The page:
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Re: Aparteid in UK education?

#12  Postby quixotecoyote » Sep 28, 2011 1:10 am

As much as I dislike the described system, after the revolution, the people who overuse apartheid are up against the wall right after the people who tack "gate" onto the end of every scandal.
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Re: Aparteid in UK education?

#13  Postby MacIver » Sep 28, 2011 2:06 am

This looks to be a right apartheidgate.
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Re: Aparteid in UK education?

#14  Postby laklak » Sep 28, 2011 3:27 am

I'm really glad I'm a Beta. I don't want to be an Alpha, Alphas have to work too hard.
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Re: Aparteid in UK education?

#15  Postby Teshi » Nov 10, 2011 8:14 am

I think it's generally fine to stream students as long as it's done non-overtly


After a certain age (7? 8?), nothing is covert. Children know what stream/set they're in and it makes a difference. Clothes are just making it obvious, which I think is appalling, but I think the whole thing is a bit of a problem anyhow. I have no problem with occaisionally taking groups aside into another classroom, but the effort has to be on trying ot allow the bottom pupils to achieve as well as the middles or uppers (and thus becoming middles or uppers occaisionally), instead of segregating the brightest pupils from everyone else.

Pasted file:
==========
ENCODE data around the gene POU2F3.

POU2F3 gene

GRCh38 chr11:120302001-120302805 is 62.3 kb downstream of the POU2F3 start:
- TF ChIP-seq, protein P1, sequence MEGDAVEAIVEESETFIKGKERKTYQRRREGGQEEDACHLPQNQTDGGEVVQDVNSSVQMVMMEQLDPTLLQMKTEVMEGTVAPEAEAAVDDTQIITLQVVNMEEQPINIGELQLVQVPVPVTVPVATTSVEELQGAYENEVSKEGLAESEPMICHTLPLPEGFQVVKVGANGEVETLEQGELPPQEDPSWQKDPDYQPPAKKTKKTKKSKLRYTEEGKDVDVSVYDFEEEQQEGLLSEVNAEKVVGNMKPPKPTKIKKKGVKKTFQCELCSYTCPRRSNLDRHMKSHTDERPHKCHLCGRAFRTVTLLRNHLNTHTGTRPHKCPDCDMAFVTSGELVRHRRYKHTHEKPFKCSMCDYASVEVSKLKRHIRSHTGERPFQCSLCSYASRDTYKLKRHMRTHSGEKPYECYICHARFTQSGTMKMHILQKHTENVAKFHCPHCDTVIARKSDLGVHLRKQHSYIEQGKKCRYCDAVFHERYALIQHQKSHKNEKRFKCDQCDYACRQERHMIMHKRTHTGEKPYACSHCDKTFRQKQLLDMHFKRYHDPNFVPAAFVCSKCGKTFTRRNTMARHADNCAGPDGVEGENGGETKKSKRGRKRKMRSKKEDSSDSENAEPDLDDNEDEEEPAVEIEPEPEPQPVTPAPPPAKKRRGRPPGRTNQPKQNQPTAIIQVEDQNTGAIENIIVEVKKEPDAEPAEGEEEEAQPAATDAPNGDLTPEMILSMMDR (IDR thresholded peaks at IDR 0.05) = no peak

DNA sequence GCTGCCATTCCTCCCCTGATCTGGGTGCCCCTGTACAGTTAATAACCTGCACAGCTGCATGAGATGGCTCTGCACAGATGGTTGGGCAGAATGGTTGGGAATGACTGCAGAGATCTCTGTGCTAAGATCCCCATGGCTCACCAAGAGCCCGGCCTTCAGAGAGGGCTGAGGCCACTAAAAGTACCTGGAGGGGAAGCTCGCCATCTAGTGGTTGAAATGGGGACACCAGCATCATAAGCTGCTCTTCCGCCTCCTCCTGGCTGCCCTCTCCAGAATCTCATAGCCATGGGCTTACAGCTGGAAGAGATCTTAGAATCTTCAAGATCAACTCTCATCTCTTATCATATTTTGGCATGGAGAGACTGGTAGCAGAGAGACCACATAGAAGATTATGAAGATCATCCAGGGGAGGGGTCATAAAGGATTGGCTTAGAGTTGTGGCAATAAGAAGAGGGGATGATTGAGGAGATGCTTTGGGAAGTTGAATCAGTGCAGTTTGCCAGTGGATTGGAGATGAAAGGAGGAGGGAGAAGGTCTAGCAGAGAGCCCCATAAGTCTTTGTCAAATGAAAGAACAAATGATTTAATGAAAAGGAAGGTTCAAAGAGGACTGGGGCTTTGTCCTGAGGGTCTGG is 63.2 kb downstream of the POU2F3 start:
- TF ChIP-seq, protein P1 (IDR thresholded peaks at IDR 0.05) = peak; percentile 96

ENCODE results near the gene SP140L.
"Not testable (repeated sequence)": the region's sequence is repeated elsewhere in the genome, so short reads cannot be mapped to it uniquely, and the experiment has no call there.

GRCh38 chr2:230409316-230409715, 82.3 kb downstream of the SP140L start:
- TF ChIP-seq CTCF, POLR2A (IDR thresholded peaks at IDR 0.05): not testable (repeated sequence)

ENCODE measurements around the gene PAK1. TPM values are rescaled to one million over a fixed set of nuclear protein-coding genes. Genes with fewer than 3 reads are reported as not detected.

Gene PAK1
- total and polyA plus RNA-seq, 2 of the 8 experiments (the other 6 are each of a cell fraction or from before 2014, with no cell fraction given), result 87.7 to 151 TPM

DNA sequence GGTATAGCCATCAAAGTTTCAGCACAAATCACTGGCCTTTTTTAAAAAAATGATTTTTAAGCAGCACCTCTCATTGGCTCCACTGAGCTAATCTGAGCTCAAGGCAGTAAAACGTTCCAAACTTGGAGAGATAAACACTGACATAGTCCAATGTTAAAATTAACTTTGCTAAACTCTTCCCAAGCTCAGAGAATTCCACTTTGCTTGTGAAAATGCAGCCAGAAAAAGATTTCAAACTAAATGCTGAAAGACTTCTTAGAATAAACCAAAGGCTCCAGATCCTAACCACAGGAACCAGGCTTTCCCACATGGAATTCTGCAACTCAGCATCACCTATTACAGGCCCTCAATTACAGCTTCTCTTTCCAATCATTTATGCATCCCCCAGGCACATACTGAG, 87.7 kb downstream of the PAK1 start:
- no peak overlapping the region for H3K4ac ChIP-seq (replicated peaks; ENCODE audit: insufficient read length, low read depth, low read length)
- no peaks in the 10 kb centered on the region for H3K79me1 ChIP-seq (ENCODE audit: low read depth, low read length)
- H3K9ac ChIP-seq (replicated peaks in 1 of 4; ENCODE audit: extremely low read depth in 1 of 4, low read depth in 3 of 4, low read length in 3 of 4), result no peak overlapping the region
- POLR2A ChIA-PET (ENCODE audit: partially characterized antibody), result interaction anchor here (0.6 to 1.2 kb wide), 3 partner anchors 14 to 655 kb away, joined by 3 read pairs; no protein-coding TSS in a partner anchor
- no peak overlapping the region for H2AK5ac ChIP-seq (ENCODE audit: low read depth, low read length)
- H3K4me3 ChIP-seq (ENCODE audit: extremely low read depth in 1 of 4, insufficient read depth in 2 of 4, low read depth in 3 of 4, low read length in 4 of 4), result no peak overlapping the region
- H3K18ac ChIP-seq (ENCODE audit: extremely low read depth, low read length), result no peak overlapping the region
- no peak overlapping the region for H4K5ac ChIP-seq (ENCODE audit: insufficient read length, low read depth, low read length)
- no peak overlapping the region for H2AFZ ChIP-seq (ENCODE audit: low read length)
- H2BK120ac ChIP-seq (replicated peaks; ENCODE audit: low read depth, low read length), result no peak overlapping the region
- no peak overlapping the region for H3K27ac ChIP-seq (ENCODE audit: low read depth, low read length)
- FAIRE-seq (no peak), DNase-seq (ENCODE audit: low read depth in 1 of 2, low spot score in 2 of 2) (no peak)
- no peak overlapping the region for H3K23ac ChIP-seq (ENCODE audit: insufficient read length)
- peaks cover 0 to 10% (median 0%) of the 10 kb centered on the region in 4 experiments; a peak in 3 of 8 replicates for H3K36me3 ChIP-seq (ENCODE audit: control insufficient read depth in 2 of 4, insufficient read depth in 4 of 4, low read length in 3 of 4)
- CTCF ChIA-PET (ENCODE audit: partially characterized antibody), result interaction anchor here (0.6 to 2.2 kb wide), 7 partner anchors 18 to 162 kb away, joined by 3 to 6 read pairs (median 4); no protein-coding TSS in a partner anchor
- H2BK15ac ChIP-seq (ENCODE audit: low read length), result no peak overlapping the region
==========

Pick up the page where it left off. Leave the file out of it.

In a system that allows kids to pull up their socks and get a high school diploma at 18, you will find kids who do just that. Lots of people don't mature intellectually until they are in their mid-teens. They don't deserve to be slotted by a godlike administration into a set or stream at 7, 11, 14 or 16.

In Ontario, for example, you are "guided" into a set in certain subjects but people can and do choose the "college" or "workplace" streams themselves, and at least there's a sense of choice involved. You can also fight the guidance department and get into a "University" stream. You can change the course of your life at 15, 16, 17-- and you will find people who did.
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Re: Aparteid in UK education?